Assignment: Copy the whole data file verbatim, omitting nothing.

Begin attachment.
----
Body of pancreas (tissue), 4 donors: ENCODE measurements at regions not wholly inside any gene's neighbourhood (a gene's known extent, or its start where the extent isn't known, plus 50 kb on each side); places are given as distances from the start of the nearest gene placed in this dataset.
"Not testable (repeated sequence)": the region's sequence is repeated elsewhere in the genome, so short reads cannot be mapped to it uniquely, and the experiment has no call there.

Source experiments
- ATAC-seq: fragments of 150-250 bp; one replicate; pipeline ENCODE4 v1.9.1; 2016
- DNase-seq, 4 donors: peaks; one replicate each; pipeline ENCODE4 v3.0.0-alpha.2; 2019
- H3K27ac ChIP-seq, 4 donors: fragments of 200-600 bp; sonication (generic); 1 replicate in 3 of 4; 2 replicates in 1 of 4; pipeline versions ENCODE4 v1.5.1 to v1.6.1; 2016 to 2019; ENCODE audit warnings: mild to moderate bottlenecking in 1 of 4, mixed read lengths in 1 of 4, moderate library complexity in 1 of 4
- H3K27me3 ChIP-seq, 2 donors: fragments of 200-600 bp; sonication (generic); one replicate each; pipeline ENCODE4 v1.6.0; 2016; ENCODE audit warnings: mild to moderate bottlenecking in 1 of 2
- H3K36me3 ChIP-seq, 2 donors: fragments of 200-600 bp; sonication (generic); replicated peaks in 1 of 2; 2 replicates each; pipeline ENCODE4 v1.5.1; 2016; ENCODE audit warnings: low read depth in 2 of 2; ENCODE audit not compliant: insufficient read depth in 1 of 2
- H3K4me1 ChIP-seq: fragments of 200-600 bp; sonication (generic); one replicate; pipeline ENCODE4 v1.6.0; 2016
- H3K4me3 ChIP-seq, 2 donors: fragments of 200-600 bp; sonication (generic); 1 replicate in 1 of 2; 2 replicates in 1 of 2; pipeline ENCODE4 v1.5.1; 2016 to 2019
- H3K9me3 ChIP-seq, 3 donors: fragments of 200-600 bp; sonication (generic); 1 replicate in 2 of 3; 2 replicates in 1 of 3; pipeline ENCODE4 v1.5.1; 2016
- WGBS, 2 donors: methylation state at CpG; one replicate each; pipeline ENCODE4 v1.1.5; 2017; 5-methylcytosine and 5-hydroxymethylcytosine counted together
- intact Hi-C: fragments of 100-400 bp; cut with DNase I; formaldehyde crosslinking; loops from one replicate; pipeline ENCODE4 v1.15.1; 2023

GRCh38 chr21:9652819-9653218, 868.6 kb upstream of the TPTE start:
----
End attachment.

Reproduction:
Body of pancreas (tissue), 4 donors: ENCODE measurements at regions not wholly inside any gene's neighbourhood (a gene's known extent, or its start where the extent isn't known, plus 50 kb on each side); places are given as distances from the start of the nearest gene placed in this dataset.
"Not testable (repeated sequence)": the region's sequence is repeated elsewhere in the genome, so short reads cannot be mapped to it uniquely, and the experiment has no call there.

Source experiments
- ATAC-seq: fragments of 150-250 bp; one replicate; pipeline ENCODE4 v1.9.1; 2016
- DNase-seq, 4 donors: peaks; one replicate each; pipeline ENCODE4 v3.0.0-alpha.2; 2019
- H3K27ac ChIP-seq, 4 donors: fragments of 200-600 bp; sonication (generic); 1 replicate in 3 of 4; 2 replicates in 1 of 4; pipeline versions ENCODE4 v1.5.1 to v1.6.1; 2016 to 2019; ENCODE audit warnings: mild to moderate bottlenecking in 1 of 4, mixed read lengths in 1 of 4, moderate library complexity in 1 of 4
- H3K27me3 ChIP-seq, 2 donors: fragments of 200-600 bp; sonication (generic); one replicate each; pipeline ENCODE4 v1.6.0; 2016; ENCODE audit warnings: mild to moderate bottlenecking in 1 of 2
- H3K36me3 ChIP-seq, 2 donors: fragments of 200-600 bp; sonication (generic); replicated peaks in 1 of 2; 2 replicates each; pipeline ENCODE4 v1.5.1; 2016; ENCODE audit warnings: low read depth in 2 of 2; ENCODE audit not compliant: insufficient read depth in 1 of 2
- H3K4me1 ChIP-seq: fragments of 200-600 bp; sonication (generic); one replicate; pipeline ENCODE4 v1.6.0; 2016
- H3K4me3 ChIP-seq, 2 donors: fragments of 200-600 bp; sonication (generic); 1 replicate in 1 of 2; 2 replicates in 1 of 2; pipeline ENCODE4 v1.5.1; 2016 to 2019
- H3K9me3 ChIP-seq, 3 donors: fragments of 200-600 bp; sonication (generic); 1 replicate in 2 of 3; 2 replicates in 1 of 3; pipeline ENCODE4 v1.5.1; 2016
- WGBS, 2 donors: methylation state at CpG; one replicate each; pipeline ENCODE4 v1.1.5; 2017; 5-methylcytosine and 5-hydroxymethylcytosine counted together
- intact Hi-C: fragments of 100-400 bp; cut with DNase I; formaldehyde crosslinking; loops from one replicate; pipeline ENCODE4 v1.15.1; 2023

GRCh38 chr21:9652819-9653218, 868.6 kb upstream of the TPTE start: